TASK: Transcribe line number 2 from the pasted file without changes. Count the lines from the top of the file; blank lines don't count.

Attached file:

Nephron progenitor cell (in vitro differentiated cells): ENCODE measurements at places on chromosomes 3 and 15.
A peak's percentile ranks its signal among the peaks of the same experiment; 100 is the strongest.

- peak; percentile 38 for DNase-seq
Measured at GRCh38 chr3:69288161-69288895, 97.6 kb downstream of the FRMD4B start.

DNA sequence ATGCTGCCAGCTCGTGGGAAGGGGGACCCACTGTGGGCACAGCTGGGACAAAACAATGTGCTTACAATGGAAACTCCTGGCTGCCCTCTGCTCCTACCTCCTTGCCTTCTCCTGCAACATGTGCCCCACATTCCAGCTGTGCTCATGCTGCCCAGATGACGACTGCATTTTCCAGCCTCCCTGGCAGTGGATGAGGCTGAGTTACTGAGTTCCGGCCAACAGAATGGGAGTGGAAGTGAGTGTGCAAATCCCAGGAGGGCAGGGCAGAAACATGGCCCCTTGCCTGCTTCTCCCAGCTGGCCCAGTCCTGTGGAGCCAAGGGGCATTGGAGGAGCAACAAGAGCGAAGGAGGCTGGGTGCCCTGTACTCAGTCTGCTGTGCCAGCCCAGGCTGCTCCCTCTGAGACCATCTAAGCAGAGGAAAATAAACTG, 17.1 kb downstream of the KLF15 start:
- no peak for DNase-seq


A peak's percentile ranks its signal among the peaks of the same experiment; 100 is the strongest.